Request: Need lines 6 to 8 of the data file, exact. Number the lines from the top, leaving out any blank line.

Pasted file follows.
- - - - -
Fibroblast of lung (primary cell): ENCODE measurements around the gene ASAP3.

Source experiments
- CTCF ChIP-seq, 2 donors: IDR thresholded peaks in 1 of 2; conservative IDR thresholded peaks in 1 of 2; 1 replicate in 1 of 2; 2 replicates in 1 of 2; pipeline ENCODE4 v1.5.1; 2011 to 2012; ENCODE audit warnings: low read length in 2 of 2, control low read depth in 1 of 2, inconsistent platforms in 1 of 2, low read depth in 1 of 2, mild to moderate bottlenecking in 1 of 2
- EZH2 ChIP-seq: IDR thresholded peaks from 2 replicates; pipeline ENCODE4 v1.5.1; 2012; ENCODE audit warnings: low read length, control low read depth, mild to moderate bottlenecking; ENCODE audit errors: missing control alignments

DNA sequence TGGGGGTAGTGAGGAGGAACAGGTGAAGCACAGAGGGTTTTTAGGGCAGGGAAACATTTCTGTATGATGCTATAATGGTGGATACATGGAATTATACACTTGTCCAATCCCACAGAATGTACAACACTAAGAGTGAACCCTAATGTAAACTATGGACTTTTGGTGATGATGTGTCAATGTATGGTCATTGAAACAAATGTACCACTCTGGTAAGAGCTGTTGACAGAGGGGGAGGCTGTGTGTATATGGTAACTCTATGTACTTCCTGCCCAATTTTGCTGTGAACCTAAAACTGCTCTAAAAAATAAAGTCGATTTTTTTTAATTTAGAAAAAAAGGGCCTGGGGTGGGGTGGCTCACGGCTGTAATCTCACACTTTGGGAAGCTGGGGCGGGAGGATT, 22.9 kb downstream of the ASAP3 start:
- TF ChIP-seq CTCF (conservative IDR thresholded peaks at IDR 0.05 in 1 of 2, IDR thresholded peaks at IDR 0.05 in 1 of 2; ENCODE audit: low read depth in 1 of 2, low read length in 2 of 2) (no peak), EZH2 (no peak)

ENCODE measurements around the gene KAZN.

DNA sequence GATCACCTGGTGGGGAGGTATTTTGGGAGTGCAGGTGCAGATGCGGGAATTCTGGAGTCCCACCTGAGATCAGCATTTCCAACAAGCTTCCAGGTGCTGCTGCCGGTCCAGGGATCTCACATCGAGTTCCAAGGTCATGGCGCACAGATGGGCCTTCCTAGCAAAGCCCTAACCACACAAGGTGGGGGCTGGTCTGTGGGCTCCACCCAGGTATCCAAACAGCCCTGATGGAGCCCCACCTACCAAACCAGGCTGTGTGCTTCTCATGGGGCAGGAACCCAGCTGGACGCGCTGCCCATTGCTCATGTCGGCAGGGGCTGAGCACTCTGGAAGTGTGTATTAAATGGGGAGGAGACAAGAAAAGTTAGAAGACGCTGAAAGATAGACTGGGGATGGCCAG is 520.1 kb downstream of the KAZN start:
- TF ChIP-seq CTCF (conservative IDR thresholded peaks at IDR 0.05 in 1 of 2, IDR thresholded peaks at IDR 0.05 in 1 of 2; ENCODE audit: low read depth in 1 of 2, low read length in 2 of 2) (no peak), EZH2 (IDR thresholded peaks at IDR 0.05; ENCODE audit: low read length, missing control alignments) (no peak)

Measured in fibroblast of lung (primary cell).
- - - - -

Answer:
- TF ChIP-seq CTCF (conservative IDR thresholded peaks at IDR 0.05 in 1 of 2, IDR thresholded peaks at IDR 0.05 in 1 of 2; ENCODE audit: low read depth in 1 of 2, low read length in 2 of 2) (no peak), EZH2 (no peak)

ENCODE measurements around the gene KAZN.

DNA sequence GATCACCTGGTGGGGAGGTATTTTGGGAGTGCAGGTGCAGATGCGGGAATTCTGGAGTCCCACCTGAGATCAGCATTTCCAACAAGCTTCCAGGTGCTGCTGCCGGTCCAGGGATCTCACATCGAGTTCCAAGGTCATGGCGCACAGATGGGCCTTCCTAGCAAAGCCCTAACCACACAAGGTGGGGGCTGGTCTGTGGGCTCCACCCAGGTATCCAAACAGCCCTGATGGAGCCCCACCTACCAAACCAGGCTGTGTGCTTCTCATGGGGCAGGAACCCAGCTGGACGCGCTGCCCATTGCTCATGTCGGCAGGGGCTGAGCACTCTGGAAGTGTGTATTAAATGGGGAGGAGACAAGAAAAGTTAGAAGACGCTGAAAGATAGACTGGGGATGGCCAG is 520.1 kb downstream of the KAZN start: